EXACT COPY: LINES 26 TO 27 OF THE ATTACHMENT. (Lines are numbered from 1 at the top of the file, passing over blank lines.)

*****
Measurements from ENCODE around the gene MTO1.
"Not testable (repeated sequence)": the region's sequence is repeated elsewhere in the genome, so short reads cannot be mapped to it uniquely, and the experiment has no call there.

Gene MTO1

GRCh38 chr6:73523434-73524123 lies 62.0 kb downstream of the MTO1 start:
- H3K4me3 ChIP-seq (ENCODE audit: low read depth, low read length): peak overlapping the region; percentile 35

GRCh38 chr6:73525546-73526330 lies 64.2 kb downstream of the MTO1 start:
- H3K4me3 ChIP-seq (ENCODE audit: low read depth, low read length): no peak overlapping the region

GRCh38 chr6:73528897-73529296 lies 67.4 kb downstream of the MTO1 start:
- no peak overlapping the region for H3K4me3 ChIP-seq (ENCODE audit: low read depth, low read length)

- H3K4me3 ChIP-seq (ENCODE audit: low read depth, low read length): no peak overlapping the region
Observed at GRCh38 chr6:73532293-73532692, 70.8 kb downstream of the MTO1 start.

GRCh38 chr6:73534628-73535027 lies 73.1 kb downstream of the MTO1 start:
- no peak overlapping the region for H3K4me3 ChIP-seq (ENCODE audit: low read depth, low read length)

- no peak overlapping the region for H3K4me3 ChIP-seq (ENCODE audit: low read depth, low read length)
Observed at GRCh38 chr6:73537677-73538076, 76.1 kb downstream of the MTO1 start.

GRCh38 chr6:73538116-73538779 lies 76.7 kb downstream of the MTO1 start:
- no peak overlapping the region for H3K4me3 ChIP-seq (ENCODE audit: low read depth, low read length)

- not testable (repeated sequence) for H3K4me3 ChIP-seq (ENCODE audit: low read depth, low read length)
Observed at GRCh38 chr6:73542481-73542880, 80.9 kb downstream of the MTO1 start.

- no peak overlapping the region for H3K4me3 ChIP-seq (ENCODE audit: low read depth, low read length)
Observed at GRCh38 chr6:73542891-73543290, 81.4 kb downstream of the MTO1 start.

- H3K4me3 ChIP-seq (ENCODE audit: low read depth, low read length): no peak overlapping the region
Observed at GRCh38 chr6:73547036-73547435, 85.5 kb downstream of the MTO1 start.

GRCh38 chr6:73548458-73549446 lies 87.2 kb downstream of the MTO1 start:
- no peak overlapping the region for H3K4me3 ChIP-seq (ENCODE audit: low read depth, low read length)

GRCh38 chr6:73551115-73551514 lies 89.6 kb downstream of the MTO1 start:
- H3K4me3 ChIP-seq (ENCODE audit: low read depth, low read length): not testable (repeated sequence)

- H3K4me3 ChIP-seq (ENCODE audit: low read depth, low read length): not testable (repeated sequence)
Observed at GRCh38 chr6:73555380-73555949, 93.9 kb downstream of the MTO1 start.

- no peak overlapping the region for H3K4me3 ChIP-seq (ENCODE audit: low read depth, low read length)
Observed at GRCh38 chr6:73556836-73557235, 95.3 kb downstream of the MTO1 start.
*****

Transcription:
GRCh38 chr6:73551115-73551514 lies 89.6 kb downstream of the MTO1 start:
- H3K4me3 ChIP-seq (ENCODE audit: low read depth, low read length): not testable (repeated sequence)